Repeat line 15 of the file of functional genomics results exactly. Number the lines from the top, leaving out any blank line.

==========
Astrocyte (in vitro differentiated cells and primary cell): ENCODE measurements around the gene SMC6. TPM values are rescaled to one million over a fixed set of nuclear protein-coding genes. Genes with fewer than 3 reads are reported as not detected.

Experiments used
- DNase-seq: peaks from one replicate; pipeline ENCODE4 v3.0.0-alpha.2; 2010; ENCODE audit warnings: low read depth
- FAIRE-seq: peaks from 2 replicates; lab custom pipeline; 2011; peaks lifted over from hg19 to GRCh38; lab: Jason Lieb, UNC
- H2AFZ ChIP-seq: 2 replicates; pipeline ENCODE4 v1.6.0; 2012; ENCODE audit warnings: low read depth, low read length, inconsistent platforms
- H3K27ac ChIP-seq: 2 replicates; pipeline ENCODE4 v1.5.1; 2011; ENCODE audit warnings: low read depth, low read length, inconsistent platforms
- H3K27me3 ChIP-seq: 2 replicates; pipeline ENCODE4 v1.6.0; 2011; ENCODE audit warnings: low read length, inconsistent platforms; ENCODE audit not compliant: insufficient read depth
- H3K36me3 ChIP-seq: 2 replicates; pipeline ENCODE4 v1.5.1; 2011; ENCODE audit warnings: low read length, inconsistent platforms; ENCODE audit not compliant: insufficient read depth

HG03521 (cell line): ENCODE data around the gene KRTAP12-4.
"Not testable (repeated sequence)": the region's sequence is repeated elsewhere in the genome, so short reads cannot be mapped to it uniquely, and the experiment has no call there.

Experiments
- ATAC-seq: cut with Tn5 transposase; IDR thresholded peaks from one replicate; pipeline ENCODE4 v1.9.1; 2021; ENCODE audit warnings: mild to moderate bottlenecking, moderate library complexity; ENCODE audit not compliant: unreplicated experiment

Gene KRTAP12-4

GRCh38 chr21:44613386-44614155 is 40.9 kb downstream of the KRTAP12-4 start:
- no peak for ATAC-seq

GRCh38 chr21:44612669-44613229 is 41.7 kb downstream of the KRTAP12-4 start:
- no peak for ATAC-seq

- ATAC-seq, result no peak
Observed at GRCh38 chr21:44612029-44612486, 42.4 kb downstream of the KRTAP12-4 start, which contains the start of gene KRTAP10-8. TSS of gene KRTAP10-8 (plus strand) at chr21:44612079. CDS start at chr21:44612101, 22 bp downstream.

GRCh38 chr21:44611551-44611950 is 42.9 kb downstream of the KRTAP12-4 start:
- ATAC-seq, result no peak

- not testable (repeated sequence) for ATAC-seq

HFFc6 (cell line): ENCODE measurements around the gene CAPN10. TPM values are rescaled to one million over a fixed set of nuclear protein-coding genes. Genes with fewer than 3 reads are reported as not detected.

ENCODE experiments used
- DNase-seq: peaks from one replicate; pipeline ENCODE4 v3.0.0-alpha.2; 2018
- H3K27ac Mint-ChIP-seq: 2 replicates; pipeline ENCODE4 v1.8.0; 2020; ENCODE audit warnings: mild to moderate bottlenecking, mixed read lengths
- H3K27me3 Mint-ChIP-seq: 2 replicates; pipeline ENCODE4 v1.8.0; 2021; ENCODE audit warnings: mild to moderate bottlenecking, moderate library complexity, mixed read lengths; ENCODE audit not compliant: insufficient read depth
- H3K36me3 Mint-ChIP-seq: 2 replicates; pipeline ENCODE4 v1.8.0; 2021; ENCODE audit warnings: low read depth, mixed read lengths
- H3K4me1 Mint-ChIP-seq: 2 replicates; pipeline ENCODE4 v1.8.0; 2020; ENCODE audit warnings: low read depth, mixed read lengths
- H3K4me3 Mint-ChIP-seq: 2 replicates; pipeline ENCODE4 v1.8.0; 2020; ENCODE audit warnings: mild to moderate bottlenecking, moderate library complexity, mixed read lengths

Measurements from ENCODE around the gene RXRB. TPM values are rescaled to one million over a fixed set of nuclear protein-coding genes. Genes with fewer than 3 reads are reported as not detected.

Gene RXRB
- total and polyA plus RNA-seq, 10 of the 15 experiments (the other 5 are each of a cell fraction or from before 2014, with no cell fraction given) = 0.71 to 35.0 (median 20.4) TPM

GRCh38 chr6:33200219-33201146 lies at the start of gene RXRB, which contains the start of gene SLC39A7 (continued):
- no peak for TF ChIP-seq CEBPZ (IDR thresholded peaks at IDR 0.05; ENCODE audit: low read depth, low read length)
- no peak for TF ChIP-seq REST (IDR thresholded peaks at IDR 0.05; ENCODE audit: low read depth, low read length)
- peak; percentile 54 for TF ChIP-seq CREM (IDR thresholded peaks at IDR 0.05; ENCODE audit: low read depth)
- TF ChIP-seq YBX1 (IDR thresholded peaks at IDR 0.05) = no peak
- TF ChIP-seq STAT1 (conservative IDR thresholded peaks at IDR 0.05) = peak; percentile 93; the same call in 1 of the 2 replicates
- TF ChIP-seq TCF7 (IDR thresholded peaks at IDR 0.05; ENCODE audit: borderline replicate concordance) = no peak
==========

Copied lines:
- no peak for ATAC-seq